I’ve been thinking and wondering about a common change management pitfall:
Lack of Senior Management Support for the change effort
This lack of support can have many lenses:
- Purposeful lack of resources
- Poor planning
- Too much, too fast
- Ambiguous or minimal reinforcement
- It is just a bad idea
Working with a manufacturing company. We are coaching the Senior Management team on organization design and complexity while in coordinating coaching and implementing lean and Toyota Kata coaching into a cross-functional team on the manufacturing floor.
We’ve found that Sr Management wants to make change happen and is willing to support change efforts through coaching, physical movement of machines workstations, integration into key result areas, holding focus groups, and innovation team meetings …
We’ve also found on the manufacturing floor that many things change without support from Sr Management. Most of the change stems from workarounds created in response to avoid the perceived bad ideas from Sr Management change initiatives.
Most of the change is stemming from workarounds created in response to Sr Management change initiatives.
Seeing this, we’ve been reworking and reconsidering what part the people asked to change (process owners/holders/users), and management (process champions/guys in suits/office workers) play in working with this paradoxical situation.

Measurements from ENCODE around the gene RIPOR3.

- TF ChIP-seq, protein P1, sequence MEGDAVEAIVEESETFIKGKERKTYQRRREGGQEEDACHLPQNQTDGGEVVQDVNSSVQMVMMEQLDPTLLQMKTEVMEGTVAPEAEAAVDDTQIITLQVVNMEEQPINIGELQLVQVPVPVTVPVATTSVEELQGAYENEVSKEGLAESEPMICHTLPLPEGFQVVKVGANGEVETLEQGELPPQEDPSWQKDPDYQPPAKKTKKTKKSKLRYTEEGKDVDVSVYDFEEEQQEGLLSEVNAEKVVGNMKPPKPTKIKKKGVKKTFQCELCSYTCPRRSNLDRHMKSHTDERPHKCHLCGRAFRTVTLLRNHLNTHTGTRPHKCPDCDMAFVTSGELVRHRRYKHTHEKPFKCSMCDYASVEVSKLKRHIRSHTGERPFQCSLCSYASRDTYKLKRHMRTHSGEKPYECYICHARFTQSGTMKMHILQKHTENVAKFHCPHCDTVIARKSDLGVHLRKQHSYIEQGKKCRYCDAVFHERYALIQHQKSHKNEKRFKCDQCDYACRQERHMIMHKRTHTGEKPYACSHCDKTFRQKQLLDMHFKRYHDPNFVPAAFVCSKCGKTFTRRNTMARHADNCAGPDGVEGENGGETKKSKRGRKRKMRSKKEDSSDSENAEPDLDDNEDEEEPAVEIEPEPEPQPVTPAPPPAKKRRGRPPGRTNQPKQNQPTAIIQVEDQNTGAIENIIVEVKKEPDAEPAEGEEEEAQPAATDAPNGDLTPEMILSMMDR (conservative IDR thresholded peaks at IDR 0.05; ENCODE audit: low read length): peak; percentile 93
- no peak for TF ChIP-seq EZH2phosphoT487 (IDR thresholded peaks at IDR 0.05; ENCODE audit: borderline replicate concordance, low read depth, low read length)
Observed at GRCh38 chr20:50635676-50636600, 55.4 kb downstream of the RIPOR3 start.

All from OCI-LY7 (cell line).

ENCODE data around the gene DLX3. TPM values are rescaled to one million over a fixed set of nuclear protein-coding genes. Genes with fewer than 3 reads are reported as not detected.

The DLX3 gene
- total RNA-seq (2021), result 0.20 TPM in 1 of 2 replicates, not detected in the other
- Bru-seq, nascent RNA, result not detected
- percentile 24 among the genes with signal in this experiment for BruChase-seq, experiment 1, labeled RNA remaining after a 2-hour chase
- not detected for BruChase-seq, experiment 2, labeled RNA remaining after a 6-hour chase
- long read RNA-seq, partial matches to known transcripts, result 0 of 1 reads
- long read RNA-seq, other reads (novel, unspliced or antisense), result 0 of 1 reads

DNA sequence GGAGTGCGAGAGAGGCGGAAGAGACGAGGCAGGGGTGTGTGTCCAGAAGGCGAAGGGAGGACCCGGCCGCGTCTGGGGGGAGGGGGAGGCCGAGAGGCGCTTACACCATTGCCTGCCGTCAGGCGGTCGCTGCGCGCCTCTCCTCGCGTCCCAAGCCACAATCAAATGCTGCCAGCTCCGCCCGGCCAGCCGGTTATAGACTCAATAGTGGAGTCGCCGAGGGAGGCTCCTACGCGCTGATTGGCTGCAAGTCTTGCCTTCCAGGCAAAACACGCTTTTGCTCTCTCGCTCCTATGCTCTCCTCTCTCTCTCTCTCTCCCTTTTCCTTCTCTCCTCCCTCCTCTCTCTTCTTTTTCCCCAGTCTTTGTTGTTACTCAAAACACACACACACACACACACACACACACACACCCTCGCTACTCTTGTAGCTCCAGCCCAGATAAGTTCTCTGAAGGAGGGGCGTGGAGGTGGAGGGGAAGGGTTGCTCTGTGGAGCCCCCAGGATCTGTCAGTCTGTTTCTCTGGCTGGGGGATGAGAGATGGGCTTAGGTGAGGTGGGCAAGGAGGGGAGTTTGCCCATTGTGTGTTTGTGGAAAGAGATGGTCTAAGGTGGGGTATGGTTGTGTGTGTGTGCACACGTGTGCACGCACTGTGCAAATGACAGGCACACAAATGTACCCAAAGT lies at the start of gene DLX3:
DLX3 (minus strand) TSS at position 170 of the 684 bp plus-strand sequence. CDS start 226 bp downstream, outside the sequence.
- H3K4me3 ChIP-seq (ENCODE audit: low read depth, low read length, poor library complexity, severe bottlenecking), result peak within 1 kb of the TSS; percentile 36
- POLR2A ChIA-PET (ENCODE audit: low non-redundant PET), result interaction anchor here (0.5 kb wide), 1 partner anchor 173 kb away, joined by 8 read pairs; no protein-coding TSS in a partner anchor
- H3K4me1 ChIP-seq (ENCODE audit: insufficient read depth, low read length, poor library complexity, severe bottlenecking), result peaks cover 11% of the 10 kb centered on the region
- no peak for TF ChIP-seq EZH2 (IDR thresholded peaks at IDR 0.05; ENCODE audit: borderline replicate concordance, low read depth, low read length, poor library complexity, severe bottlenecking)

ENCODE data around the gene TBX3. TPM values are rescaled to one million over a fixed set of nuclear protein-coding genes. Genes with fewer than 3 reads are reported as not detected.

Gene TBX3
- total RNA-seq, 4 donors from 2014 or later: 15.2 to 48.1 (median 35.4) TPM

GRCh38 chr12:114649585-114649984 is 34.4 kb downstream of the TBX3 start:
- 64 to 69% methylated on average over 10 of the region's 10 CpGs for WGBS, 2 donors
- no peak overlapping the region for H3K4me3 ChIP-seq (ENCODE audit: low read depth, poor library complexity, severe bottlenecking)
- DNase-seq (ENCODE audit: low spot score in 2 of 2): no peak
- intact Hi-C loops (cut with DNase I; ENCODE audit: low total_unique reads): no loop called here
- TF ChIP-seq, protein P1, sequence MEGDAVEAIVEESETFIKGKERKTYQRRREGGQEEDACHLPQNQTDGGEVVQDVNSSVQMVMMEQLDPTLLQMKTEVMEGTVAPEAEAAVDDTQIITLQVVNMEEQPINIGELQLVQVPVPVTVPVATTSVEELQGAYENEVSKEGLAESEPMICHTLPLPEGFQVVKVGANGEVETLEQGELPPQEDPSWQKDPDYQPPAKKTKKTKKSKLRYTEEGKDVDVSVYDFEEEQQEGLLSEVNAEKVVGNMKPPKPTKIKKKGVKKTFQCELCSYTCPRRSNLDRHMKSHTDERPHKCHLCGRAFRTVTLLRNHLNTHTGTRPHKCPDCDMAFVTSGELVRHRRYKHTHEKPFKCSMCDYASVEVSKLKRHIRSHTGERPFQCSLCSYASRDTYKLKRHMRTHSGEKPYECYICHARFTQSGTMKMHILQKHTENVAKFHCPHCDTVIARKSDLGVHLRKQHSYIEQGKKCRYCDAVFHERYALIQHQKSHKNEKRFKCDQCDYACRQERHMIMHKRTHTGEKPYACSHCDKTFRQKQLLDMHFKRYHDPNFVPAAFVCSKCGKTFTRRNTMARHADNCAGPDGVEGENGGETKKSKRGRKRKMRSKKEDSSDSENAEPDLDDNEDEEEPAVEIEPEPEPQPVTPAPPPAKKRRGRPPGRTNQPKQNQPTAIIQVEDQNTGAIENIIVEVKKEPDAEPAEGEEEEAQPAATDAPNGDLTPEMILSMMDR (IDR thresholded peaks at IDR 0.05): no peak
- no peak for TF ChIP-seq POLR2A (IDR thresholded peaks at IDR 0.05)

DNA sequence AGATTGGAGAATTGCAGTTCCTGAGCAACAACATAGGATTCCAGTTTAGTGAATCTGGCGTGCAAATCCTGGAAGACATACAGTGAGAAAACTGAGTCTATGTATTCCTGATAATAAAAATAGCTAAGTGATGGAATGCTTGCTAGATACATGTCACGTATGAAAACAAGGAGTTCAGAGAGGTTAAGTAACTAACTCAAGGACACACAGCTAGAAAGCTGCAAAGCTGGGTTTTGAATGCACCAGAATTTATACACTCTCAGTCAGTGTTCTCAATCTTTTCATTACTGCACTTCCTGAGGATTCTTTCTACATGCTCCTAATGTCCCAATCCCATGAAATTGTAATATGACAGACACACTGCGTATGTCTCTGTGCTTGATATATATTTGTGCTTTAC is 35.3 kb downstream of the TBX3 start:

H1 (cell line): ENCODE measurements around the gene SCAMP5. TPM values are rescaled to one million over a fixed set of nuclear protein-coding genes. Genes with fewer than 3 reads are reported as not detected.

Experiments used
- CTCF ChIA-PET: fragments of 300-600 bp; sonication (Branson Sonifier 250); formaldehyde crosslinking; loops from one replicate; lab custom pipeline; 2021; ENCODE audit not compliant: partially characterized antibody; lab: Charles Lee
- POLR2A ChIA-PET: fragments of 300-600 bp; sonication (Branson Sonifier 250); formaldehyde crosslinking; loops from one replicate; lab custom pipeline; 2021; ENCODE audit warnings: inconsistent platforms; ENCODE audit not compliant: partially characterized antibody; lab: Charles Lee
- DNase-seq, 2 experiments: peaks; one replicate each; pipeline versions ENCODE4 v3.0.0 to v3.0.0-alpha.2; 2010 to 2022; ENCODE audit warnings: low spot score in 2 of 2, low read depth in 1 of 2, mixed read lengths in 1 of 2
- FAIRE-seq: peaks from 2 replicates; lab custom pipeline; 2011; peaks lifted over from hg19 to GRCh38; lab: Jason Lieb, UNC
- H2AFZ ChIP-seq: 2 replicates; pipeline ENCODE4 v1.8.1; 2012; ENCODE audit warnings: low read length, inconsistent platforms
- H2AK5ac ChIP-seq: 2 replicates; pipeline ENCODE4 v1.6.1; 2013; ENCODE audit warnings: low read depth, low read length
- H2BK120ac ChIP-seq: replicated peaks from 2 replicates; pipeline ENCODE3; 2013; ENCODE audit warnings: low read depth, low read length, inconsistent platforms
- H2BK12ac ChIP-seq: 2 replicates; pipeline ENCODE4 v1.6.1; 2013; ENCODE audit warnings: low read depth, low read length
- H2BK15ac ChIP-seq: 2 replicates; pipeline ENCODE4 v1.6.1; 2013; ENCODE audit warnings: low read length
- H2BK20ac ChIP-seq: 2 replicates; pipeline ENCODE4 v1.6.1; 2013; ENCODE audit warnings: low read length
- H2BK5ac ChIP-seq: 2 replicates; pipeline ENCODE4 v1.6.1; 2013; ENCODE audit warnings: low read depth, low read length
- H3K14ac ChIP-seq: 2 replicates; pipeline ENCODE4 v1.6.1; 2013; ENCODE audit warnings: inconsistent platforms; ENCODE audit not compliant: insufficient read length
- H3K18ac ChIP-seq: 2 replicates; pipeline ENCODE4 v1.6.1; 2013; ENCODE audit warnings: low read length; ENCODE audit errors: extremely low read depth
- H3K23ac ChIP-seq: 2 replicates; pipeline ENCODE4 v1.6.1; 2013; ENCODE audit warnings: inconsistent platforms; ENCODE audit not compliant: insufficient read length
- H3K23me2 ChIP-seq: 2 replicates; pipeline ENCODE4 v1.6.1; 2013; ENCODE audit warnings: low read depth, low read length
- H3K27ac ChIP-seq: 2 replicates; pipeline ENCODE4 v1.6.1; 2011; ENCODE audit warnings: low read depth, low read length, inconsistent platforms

- How do management and process owners work together to make changes?
- When has a bad idea gone too far, and how do we recognize it as a bad idea and not just a failure of effort?
- Noticing that change that sticks comes from people creating workarounds because they feel that management’s change initiatives will not work, are wrong, not liked, etc… what is useful about knowing this?
- Noticing that management chooses to push harder on certain change initiatives when they notice resistance – causing more workarounds and people to ‘follow new SOP’s in language only’ how can this be useful?
This has been an interesting finding, and I look forward to seeing how we can make this paradox useful and amplify areas that work and muffle those that don’t.
What do you think?
Has this happened to you, where you just created alternative ways to complete your work because management is pushing a change initiative?